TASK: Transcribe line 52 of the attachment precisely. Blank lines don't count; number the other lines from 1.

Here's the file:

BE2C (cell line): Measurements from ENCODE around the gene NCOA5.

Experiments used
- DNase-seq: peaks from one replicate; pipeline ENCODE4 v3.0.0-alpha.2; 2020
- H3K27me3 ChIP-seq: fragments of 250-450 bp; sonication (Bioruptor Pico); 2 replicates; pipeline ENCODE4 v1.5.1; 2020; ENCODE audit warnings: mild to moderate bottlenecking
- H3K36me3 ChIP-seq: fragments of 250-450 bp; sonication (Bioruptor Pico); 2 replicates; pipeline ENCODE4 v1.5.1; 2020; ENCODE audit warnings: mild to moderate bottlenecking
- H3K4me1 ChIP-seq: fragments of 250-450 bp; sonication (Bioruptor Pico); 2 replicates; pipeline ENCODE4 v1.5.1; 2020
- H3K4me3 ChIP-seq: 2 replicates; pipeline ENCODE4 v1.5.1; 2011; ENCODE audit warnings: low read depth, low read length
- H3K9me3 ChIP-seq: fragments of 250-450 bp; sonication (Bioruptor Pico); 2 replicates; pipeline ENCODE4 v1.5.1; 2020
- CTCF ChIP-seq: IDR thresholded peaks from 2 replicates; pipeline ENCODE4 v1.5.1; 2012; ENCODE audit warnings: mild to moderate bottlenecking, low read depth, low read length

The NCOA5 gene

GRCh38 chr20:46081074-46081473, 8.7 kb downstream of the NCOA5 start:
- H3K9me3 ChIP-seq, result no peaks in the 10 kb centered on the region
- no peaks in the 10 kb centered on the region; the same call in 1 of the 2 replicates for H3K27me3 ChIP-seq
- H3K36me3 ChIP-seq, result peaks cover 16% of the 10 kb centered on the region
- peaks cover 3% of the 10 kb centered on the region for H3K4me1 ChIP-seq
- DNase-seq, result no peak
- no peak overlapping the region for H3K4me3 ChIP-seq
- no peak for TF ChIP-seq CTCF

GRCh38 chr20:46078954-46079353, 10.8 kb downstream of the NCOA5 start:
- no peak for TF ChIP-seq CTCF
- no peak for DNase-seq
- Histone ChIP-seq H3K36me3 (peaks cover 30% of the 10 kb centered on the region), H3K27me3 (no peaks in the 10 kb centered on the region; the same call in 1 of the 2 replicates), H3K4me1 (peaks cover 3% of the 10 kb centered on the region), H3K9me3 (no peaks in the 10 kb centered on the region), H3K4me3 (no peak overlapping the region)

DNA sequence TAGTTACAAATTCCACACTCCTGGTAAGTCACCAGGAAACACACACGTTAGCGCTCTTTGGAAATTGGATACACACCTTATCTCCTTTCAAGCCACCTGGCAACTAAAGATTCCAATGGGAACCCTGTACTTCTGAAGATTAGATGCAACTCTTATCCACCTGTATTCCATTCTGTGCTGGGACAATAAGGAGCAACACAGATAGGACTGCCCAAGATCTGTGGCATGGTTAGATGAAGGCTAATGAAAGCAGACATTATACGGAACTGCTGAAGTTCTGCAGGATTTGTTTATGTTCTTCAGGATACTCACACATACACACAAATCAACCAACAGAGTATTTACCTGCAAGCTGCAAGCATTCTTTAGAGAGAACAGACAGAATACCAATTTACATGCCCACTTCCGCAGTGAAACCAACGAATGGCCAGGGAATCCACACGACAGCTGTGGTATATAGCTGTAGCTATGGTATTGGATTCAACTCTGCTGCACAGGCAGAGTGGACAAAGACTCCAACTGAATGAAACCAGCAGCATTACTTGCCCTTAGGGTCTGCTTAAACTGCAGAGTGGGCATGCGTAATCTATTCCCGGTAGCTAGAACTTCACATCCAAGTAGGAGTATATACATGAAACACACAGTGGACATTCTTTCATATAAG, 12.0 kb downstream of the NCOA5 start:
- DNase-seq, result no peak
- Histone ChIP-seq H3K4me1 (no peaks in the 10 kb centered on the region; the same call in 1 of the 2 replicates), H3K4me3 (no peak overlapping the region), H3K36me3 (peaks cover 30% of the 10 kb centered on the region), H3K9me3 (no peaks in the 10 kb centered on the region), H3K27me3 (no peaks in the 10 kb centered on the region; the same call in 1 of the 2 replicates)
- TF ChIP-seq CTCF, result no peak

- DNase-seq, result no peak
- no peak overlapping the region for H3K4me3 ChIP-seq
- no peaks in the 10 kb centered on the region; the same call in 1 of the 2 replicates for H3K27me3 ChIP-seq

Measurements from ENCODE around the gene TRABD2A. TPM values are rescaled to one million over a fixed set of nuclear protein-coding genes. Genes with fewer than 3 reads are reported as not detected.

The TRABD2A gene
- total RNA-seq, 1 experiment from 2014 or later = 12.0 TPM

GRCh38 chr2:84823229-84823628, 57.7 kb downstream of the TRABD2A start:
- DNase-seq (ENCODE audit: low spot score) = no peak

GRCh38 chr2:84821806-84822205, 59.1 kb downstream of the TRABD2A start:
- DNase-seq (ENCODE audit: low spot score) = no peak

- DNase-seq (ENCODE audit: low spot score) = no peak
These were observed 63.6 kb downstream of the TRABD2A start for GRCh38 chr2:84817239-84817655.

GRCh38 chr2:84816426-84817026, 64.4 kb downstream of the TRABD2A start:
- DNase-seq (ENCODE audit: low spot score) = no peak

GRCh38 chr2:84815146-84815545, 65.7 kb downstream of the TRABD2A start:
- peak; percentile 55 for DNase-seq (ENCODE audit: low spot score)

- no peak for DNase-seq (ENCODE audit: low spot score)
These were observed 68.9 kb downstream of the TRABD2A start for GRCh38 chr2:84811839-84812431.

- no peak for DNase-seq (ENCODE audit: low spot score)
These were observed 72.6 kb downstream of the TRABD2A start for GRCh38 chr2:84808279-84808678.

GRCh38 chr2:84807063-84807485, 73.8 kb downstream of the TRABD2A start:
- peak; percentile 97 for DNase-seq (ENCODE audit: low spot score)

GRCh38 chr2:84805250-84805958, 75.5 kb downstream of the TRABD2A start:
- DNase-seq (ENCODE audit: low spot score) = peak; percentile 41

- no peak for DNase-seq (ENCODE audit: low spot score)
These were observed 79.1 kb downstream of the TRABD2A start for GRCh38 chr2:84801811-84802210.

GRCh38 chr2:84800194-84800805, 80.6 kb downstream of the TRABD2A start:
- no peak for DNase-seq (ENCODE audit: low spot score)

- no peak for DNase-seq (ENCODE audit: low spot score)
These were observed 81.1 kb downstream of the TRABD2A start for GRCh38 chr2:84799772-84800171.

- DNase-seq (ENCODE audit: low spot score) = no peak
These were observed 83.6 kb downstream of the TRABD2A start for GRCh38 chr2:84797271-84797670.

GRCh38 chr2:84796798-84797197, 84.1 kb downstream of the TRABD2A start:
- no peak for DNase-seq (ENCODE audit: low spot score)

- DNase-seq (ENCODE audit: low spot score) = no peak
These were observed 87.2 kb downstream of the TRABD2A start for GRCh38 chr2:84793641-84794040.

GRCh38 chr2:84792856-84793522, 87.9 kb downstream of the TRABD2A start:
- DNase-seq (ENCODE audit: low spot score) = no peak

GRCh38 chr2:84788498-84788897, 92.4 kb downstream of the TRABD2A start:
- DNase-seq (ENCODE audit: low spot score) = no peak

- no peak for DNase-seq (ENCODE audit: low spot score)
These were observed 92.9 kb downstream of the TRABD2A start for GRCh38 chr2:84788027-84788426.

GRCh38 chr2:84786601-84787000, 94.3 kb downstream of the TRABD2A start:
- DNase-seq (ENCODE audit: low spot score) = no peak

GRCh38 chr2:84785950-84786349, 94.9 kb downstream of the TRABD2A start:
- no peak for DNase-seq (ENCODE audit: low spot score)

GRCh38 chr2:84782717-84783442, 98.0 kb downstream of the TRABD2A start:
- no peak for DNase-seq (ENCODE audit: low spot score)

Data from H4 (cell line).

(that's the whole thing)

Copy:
These were observed 79.1 kb downstream of the TRABD2A start for GRCh38 chr2:84801811-84802210.